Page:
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LONDON - A survey carried out by SingleMuslim.com, the world's leading internet-based matrimonial service for the
SingleMuslim.com survey finds Muslims prefer to be 'safe than sorry' via medical checks.
Muslim community, has revealed that most Muslims who stated a preference believe pre-marital health screening is essential.
SingleMuslim.com, an interactive community of more than 400,000 people seeking potential marriage partners, recently polled its members to find out what they think about the need for pre-marital health screening.
2,317 users responded to the survey and results released today 5th May 2010, show that 31 percent see health screening as essential, and a further 22 percent agreed that they would discuss health screening with their partner and family before marriage.
Only 12 percent did not think health screening is required. 35 percent of respondents admitted to not having thought about the issue.
Pre-marital health screenings for genetic/hereditary disorders, HIV/AIDS, and sexually transmitted diseases (STDs) are mandatory in many countries, including parts of the Middle East and Asia.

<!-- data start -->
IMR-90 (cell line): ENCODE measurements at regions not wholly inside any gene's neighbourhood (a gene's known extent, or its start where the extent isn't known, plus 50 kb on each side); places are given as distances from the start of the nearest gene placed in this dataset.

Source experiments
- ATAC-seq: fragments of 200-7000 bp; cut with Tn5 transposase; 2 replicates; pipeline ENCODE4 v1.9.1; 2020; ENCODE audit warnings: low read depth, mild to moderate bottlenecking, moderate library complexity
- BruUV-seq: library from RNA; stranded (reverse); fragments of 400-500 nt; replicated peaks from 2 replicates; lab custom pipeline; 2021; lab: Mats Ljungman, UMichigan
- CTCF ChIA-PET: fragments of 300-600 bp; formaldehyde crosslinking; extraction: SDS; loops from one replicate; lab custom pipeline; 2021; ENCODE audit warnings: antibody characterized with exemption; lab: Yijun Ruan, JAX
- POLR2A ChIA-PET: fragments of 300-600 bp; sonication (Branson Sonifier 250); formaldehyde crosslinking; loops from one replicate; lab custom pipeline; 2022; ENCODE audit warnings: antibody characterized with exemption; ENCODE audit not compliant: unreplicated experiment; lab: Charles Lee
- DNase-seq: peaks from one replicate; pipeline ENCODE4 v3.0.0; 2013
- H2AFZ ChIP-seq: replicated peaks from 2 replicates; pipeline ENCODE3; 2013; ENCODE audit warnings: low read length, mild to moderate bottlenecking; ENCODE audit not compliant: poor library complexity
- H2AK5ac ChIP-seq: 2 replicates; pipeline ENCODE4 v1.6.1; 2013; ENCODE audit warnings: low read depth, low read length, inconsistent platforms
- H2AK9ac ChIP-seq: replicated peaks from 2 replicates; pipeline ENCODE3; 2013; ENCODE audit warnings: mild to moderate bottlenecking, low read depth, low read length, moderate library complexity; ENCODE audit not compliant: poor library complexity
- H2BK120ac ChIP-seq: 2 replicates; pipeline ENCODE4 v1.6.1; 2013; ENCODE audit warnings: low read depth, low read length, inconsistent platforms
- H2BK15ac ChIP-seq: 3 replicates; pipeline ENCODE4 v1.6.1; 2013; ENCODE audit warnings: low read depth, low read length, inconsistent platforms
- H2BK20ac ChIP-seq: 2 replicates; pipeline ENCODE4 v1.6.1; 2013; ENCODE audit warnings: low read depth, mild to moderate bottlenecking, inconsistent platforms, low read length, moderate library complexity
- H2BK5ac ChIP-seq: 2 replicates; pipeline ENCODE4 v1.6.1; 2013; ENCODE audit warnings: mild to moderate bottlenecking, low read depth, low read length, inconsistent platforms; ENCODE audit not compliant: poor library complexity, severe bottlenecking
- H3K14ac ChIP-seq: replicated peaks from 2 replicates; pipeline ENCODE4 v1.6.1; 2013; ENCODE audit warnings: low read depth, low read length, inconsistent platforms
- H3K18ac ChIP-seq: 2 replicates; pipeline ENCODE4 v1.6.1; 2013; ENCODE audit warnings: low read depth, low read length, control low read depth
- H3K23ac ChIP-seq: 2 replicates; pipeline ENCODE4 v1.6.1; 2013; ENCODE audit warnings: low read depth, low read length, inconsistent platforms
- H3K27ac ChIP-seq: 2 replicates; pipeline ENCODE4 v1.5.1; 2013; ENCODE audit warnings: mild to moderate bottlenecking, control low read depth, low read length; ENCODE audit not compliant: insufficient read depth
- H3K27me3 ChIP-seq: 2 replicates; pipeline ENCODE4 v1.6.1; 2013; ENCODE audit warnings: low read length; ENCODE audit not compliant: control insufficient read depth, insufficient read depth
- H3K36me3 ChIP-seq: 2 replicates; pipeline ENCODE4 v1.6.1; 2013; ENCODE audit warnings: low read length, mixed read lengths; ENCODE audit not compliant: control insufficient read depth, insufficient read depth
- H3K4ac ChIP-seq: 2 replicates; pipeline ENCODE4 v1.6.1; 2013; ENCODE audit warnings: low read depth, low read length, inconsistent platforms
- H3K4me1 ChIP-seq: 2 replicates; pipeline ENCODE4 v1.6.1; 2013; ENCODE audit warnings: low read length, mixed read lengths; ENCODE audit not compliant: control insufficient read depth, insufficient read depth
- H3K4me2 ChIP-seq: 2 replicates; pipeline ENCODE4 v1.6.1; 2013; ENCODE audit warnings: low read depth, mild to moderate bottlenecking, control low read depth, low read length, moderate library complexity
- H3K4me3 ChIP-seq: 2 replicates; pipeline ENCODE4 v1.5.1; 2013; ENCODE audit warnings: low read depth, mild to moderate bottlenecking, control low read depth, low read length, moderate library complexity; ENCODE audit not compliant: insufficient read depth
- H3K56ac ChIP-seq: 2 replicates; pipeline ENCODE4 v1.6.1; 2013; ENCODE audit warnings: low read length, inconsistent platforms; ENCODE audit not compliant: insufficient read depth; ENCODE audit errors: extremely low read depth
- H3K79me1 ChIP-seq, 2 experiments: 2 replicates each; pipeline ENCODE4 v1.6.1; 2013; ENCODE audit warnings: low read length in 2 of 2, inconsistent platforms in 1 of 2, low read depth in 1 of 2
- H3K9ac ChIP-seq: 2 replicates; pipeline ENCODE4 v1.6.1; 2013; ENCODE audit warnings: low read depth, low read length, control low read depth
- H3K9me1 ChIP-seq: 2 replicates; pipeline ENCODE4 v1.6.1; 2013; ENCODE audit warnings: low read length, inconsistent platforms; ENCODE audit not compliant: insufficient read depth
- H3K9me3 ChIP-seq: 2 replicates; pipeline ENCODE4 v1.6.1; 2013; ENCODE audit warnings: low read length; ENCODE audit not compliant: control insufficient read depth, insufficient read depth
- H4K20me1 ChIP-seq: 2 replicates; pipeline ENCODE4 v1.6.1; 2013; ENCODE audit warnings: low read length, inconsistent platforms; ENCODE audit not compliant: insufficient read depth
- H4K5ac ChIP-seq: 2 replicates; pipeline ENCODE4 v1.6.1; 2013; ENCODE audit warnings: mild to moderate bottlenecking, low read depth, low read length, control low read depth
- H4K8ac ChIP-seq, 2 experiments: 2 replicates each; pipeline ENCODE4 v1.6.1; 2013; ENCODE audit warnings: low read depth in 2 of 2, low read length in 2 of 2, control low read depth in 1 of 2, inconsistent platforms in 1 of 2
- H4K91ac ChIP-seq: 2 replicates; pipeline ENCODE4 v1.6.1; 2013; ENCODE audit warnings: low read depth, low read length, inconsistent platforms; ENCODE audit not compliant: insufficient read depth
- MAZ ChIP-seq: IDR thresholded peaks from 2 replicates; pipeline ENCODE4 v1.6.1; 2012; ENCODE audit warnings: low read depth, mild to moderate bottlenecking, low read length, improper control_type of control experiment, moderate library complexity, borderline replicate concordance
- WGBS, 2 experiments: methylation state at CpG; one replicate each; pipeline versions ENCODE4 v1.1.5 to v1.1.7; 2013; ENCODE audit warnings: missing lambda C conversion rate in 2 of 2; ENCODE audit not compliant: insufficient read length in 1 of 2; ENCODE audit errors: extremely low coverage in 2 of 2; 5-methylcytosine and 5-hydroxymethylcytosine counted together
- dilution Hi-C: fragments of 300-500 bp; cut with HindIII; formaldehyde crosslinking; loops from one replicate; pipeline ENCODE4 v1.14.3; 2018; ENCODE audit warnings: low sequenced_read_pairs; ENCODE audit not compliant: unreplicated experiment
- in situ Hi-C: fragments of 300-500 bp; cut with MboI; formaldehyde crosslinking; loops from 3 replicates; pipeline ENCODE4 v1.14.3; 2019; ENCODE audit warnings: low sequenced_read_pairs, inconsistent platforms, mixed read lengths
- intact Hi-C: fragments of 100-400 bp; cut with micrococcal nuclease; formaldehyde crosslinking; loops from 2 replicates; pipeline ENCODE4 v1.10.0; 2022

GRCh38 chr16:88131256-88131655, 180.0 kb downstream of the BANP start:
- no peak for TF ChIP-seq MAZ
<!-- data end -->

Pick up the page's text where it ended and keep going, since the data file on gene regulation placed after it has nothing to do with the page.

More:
Although not compulsory, pre-marital health screenings are becoming increasingly popular in Western countries. In part, this is due to a growing awareness of the possible impact of genetic disorders on any children a marriage is blessed with, but it is also due to concerns about the spread of HIV/AIDS and STDs.
SingleMuslim.com's Managing Director, Adeem Younis, said: "There are perhaps two main reasons why Muslims in the West are more inclined to consider health screenings. Western society, unfortunately, has a much higher divorce rate than other societies, so it not unusual for a prospective marriage partner to have previously had more than one spouse."
"There are also many Muslims in the West who were not born Muslims but who have come to Islam later in life. The chances are that they have had several relationships before reverting to Islam. Under these circumstances, it makes sense for any potential health risks to be fully assessed before committing to marriage."
And, with over 50 percent of the survey respondents agreeing that pre-marital health screenings are either essential or should be discussed before marriage, it is clear that this is an issue that SingleMuslim.com's members take extremely seriously.
Younis believes that there is nothing inherently wrong with requesting that a prospective partner undergoes a pre-marital health screening.
He said: "Islam tells us 'la darar wala dirar', which means 'do no harm, accept no harm'.
Islam therefore encourages us to protect ourselves, our families and our children from harm, and health screenings are one aspect of the protective measures we can take.
"That doesn't mean to say that we should be suspicious of prospective partners. After all, Islam demands that we show trust and good faith towards our brothers and sisters. These screenings are a simple precaution that ultimately can prevent serious health issues," said Younis.
"It's definitely always better to be safe than sorry."